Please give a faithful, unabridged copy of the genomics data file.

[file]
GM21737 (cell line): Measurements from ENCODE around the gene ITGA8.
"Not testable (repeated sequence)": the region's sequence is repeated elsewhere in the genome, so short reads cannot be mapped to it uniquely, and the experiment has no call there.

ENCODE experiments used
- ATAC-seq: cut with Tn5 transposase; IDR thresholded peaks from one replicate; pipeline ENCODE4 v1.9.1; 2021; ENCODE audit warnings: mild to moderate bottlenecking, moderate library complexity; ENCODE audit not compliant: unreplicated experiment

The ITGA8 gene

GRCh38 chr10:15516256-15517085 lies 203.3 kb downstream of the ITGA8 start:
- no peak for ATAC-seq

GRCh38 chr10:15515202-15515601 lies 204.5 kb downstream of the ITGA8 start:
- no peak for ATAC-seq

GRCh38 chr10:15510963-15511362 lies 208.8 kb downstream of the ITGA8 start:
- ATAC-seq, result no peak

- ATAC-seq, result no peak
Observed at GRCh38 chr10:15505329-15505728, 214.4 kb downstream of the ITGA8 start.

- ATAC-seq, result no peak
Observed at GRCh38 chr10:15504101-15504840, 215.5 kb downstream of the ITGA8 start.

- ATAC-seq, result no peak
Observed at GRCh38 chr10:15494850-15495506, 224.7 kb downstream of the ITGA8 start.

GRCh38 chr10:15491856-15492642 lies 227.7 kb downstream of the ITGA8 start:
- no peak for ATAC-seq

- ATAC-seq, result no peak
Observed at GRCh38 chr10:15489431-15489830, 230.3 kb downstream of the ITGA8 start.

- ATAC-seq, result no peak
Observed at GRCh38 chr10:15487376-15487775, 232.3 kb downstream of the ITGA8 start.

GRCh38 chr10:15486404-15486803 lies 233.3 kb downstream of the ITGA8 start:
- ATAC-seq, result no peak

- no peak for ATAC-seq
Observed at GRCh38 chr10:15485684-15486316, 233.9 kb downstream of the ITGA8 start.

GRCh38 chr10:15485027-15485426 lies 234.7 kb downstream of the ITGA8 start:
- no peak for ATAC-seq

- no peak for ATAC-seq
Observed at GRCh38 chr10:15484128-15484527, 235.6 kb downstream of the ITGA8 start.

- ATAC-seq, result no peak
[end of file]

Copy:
GM21737 (cell line): Measurements from ENCODE around the gene ITGA8.
"Not testable (repeated sequence)": the region's sequence is repeated elsewhere in the genome, so short reads cannot be mapped to it uniquely, and the experiment has no call there.

ENCODE experiments used
- ATAC-seq: cut with Tn5 transposase; IDR thresholded peaks from one replicate; pipeline ENCODE4 v1.9.1; 2021; ENCODE audit warnings: mild to moderate bottlenecking, moderate library complexity; ENCODE audit not compliant: unreplicated experiment

The ITGA8 gene

GRCh38 chr10:15516256-15517085 lies 203.3 kb downstream of the ITGA8 start:
- no peak for ATAC-seq

GRCh38 chr10:15515202-15515601 lies 204.5 kb downstream of the ITGA8 start:
- no peak for ATAC-seq

GRCh38 chr10:15510963-15511362 lies 208.8 kb downstream of the ITGA8 start:
- ATAC-seq, result no peak

- ATAC-seq, result no peak
Observed at GRCh38 chr10:15505329-15505728, 214.4 kb downstream of the ITGA8 start.

- ATAC-seq, result no peak
Observed at GRCh38 chr10:15504101-15504840, 215.5 kb downstream of the ITGA8 start.

- ATAC-seq, result no peak
Observed at GRCh38 chr10:15494850-15495506, 224.7 kb downstream of the ITGA8 start.

GRCh38 chr10:15491856-15492642 lies 227.7 kb downstream of the ITGA8 start:
- no peak for ATAC-seq

- ATAC-seq, result no peak
Observed at GRCh38 chr10:15489431-15489830, 230.3 kb downstream of the ITGA8 start.

- ATAC-seq, result no peak
Observed at GRCh38 chr10:15487376-15487775, 232.3 kb downstream of the ITGA8 start.

GRCh38 chr10:15486404-15486803 lies 233.3 kb downstream of the ITGA8 start:
- ATAC-seq, result no peak

- no peak for ATAC-seq
Observed at GRCh38 chr10:15485684-15486316, 233.9 kb downstream of the ITGA8 start.

GRCh38 chr10:15485027-15485426 lies 234.7 kb downstream of the ITGA8 start:
- no peak for ATAC-seq

- no peak for ATAC-seq
Observed at GRCh38 chr10:15484128-15484527, 235.6 kb downstream of the ITGA8 start.

- ATAC-seq, result no peak